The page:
Just then, a verse from the Bible (Hebrews 13:2) came to mind that we should be careful to entertain strangers because by doing so some people had entertained angels unaware. Angels? How could they be angels? Kids can’t be angels, can they? Do angels get thirsty? They looked so–so ordinary. “And so happy,” I said out loud.

I filled four glasses but because I had no tray to carry them on, I pressed them together as I had once seen a waitress do and carefully balanced them as I carried them into the living room. “I didn’t get your name.” She smiled and said, “I’m Carol.”

“Most people call me Judy,” I said, “but I like Elizabeth better. That’s on my birth certificate.”

“Elizabeth, I am very glad to know you. Did you plant those roses by the front steps?”

There were roses by the front steps? I knew we had front steps, but I’d never bothered to investigate. No one ever entered through the front door anyway, and the steps only led to an ancient porch with loose boards and rusted screens curling at the edges. Before I could think of a response, she said, “They are only in bud stage, but I think they will be bright red, and they’ve climbed nearly to the roofline.” She smiled again and added, “I’m sure you must enjoy looking at them.”

I smiled but said nothing. For the next hour, Carol did most of the talking while I sat quietly. I was enthralled by her voice and cheery disposition. Her two children said nothing, only sipped their water and followed the adult conversation with animated eyes. Carol pointed out the beautiful and the possible. Had I ever noticed the intricate grain in the wood-paneled walls? Wasn’t spring wonderful this year? The sunshine was warm and if the drapes were opened a little it would fill the room. Bluebonnets bloomed all along the roadside. Wouldn’t they make a delightful bouquet?

She didn’t condemn me or suggest I pay more attention to my home. Rather, she described what she saw when she looked at my familiar surroundings with eyes focused on the pleasing and the lovely. What kind of woman was she? I felt such acceptance by her and wondered how she could see such dirt and lack of care and yet point out the beauty. About that time both men entered the house. Bill led the way to the front door–the one with the rosebush ready to bloom.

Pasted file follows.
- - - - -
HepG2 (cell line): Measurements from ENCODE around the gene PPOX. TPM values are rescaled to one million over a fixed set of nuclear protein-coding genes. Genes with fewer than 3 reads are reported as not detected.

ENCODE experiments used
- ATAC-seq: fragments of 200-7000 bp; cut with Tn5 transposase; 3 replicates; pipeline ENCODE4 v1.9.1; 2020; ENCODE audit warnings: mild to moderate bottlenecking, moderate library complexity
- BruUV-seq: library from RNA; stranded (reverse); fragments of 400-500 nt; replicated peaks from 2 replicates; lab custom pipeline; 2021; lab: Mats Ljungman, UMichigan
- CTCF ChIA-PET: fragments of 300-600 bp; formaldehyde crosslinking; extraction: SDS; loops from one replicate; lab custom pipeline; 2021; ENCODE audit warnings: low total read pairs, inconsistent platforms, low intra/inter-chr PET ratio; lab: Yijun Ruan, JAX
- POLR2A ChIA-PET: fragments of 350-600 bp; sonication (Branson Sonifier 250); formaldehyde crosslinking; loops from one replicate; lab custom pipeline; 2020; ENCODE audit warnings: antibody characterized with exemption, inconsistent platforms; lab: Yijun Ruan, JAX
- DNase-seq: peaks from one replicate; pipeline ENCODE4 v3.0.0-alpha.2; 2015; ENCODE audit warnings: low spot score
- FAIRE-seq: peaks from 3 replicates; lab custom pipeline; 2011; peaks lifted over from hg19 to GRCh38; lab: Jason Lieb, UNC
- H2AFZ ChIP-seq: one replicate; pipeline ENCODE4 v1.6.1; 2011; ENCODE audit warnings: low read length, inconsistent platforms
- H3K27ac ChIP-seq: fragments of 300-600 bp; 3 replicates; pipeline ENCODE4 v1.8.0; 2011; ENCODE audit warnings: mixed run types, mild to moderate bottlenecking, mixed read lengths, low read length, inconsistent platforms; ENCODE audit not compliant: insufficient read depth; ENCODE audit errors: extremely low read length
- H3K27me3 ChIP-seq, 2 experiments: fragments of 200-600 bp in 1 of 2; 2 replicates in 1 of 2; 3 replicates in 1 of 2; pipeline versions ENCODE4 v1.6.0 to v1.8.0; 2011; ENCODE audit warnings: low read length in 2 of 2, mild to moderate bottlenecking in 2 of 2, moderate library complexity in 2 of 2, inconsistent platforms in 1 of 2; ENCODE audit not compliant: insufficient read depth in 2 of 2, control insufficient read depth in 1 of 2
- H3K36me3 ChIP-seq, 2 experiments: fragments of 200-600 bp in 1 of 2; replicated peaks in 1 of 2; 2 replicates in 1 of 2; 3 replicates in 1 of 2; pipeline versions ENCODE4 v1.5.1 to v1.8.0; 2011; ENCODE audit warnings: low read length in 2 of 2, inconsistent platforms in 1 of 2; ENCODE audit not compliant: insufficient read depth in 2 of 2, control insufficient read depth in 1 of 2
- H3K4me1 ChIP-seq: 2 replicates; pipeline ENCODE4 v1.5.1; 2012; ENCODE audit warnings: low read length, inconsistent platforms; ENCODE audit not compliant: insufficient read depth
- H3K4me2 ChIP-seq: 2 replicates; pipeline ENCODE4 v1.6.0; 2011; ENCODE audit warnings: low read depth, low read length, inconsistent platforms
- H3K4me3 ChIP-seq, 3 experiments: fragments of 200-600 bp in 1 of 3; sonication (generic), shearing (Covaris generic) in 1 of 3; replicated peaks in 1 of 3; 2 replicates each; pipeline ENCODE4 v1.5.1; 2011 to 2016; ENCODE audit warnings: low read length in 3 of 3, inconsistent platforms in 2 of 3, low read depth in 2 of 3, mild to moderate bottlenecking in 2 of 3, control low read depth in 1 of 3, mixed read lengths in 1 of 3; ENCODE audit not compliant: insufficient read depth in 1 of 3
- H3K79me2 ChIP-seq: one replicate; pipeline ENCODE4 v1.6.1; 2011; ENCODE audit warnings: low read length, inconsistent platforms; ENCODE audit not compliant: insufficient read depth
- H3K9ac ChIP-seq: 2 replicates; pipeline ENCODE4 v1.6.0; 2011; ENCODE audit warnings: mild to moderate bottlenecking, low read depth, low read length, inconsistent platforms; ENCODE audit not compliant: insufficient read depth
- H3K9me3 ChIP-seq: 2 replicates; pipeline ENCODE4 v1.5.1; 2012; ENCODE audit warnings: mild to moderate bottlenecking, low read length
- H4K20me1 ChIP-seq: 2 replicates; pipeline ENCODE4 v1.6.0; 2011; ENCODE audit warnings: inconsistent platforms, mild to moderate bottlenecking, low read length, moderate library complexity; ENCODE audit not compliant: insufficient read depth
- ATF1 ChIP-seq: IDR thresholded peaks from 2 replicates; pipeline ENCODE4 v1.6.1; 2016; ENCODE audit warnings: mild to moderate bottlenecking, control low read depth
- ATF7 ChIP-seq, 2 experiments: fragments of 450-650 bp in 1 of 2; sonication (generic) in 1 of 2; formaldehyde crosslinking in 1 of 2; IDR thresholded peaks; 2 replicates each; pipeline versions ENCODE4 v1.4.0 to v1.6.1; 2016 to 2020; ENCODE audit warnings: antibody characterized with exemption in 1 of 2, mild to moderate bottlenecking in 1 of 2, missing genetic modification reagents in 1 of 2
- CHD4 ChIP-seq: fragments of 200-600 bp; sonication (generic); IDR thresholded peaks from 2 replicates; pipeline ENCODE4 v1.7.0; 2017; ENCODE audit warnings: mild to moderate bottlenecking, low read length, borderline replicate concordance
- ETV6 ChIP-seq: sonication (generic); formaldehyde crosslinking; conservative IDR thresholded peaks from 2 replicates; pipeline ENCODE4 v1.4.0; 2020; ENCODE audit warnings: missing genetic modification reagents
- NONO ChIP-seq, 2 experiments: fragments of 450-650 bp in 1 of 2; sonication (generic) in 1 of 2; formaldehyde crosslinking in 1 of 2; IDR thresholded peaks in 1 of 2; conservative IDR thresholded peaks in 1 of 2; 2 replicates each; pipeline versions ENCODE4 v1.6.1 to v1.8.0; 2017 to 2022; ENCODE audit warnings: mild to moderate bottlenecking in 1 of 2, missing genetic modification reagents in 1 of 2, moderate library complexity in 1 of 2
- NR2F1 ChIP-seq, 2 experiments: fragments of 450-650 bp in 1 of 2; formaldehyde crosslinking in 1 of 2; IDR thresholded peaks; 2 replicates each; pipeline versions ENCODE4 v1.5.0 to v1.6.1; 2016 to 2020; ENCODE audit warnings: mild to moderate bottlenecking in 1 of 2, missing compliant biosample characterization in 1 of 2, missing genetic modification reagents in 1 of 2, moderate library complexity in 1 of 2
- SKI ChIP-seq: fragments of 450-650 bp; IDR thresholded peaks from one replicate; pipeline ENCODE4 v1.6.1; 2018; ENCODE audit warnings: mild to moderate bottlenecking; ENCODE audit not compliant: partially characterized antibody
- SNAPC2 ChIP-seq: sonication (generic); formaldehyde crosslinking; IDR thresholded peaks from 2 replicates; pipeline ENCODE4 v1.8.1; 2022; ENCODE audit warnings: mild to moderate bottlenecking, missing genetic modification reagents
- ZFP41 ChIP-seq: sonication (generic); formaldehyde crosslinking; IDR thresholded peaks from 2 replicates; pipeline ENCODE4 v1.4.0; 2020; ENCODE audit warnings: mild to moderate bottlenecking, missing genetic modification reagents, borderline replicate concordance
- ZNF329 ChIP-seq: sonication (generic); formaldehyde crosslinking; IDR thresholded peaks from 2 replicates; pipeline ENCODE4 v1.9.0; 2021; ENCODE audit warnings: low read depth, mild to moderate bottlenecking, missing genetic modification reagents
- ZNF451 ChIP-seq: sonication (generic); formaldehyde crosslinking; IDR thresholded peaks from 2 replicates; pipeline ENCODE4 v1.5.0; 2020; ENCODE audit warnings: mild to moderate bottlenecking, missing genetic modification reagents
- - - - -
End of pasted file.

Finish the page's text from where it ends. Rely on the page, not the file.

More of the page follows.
He pulled open the rusty screen and told our guest to watch his step on the loose boards. “The car’s running smoothly,” Carol’s husband said. “Bill did a fine job.” Carol collected the glasses and set them on the end table while the children shook my hand like miniature adults. They thanked us again and left.

I felt sad as the car disappeared and I turned back to the house with a sigh. I scrutinized the room and tried to see it as Carol did. She had folded the blanket I had missed earlier and placed it neatly at the end of the sofa below an end table. Why hadn’t I thought of that before? It certainly looked better folded there than crumpled in the middle of the floor. I walked into the kitchen. Garbage, trash, and scattered clothing assaulted me.

Depression started to take over. It’s filthy, I thought, but it’s just too much work. Too much to do–too much. I decided to flop on the sofa and watch television. Just then a bird began to sing. It was just an ordinary chickadee and the chirping wasn’t particularly melodic. Yet like Carol’s words, it drew me to something pleasant within my chaotic surroundings. I paused and looked around. If I opened the window, I might hear more. With a shove and a little pounding, the old wooden sash slowly lifted.

Fragrant air joined the bird’s warble. Carol was right. It was indeed a lovely spring. Slowly, one chore at a time, our home began to improve. I stopped looking at all I couldn’t do and what I didn’t have. Instead, I focused on the possibilities that small differences could make.

As my home environment cleared, so did my mind. I slept less, cried less, and began to peel away my self-pity one stubborn layer at a time. I’ve always wondered about the visitors who came that Sunday afternoon.

Were they angels? I’m not given to romantic thought or fantasy, but I’ve never been able to convince myself they weren’t some kind of special angels fulfilling an assignment to lift me out of my depression and to help me appreciate life. I know that in a single afternoon I briefly saw my world through different eyes–through angel eyes–and nothing has ever looked the same again.